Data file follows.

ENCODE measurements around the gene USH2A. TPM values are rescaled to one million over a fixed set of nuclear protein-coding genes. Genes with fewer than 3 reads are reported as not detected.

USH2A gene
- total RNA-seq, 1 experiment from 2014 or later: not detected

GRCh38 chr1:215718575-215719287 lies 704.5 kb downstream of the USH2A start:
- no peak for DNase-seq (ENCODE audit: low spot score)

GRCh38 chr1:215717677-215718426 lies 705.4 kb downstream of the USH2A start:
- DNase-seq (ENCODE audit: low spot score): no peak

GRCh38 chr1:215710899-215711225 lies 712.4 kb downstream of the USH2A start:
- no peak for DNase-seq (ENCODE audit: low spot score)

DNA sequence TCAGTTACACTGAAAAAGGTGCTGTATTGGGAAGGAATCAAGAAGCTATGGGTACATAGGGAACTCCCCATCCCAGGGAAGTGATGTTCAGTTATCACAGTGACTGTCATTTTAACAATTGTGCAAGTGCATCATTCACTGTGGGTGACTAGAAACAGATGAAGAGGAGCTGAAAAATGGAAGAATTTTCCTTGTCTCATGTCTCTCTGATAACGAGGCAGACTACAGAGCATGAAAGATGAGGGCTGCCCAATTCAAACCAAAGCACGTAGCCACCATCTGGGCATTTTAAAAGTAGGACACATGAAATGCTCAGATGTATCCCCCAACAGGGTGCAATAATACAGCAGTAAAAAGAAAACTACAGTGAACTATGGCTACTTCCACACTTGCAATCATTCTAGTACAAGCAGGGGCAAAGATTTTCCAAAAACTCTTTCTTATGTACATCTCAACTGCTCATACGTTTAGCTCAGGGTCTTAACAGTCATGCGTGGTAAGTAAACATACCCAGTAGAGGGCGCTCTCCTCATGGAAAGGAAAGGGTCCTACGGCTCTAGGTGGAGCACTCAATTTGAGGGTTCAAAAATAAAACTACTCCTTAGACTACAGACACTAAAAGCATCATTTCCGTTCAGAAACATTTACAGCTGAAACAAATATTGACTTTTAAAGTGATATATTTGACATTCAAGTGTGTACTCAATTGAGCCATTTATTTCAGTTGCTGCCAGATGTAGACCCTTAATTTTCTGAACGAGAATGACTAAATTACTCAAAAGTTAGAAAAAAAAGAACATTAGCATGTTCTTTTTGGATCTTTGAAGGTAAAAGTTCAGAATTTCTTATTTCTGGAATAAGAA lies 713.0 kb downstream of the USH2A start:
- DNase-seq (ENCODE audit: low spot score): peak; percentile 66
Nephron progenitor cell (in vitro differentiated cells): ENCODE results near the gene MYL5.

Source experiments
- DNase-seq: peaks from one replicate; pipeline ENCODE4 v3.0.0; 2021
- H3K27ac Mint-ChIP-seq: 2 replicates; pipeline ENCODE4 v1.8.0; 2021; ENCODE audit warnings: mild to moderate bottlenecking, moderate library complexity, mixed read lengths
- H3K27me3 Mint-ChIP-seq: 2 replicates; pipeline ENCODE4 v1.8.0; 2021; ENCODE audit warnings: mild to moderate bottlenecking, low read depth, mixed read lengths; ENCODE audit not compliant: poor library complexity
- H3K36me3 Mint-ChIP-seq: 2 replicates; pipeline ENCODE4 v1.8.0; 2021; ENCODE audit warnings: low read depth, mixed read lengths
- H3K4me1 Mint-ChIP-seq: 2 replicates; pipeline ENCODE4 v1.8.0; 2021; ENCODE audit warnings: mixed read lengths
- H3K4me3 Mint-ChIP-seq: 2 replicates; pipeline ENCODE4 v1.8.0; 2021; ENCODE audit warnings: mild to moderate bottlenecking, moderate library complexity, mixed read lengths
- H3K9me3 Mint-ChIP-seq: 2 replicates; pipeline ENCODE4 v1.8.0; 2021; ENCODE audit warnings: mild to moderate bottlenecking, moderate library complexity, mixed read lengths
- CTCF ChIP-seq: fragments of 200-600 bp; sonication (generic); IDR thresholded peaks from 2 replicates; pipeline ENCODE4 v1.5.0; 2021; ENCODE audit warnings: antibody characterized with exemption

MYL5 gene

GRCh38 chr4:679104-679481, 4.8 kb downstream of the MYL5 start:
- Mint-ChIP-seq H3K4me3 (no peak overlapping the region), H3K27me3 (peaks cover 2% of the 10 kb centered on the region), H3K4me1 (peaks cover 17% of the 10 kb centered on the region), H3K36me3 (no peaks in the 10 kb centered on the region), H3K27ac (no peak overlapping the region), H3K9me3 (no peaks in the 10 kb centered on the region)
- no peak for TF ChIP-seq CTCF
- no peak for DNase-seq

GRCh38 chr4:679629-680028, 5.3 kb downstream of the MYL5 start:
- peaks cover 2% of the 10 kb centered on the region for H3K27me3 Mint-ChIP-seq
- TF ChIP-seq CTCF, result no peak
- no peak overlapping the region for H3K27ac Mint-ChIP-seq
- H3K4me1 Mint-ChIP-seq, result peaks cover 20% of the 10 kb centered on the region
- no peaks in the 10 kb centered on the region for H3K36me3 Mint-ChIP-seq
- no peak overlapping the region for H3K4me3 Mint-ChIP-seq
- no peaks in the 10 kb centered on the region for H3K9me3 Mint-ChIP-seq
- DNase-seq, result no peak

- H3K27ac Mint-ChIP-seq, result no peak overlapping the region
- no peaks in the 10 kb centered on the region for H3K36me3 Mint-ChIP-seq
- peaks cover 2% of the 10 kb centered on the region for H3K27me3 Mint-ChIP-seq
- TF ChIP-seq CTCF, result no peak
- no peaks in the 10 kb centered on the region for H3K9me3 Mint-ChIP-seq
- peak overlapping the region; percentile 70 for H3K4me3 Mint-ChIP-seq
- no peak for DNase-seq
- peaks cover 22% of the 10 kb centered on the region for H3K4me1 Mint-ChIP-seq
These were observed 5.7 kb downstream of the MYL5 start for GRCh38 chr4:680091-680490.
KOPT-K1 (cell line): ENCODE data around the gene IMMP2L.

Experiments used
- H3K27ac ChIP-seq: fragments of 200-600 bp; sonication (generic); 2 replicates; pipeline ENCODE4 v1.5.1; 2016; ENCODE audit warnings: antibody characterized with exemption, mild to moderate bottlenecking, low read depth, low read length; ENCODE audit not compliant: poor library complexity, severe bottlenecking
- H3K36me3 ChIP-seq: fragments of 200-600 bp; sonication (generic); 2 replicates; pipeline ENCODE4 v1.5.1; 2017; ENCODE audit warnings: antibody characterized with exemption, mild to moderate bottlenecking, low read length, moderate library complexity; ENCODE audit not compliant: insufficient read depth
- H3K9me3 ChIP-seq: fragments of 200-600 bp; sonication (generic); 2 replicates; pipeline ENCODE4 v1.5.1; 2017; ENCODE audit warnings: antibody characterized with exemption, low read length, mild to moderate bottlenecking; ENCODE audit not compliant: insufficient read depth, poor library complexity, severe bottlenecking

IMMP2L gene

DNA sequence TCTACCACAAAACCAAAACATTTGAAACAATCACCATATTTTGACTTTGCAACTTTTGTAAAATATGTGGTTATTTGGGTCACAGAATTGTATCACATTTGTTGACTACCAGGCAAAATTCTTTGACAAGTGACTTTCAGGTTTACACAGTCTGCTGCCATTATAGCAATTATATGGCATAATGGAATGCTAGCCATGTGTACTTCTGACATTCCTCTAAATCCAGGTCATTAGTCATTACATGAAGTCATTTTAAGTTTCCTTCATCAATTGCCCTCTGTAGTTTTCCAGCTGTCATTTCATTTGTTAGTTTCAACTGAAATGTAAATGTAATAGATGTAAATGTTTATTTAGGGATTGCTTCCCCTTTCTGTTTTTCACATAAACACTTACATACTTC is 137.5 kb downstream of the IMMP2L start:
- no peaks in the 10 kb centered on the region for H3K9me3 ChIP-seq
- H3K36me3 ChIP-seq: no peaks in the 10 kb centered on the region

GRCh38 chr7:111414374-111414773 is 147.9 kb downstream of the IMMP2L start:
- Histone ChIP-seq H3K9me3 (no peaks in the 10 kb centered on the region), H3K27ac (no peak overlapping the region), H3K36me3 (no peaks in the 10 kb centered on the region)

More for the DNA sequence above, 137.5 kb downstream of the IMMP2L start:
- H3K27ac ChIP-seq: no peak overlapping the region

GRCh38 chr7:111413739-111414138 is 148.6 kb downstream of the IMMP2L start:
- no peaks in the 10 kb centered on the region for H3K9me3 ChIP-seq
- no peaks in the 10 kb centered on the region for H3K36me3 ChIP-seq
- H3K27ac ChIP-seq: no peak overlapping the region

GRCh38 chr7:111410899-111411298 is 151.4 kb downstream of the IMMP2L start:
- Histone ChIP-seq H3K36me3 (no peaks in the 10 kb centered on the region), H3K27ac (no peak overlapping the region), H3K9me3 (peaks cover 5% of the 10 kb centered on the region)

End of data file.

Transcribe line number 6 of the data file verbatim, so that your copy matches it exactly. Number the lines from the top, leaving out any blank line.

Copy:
GRCh38 chr1:215717677-215718426 lies 705.4 kb downstream of the USH2A start: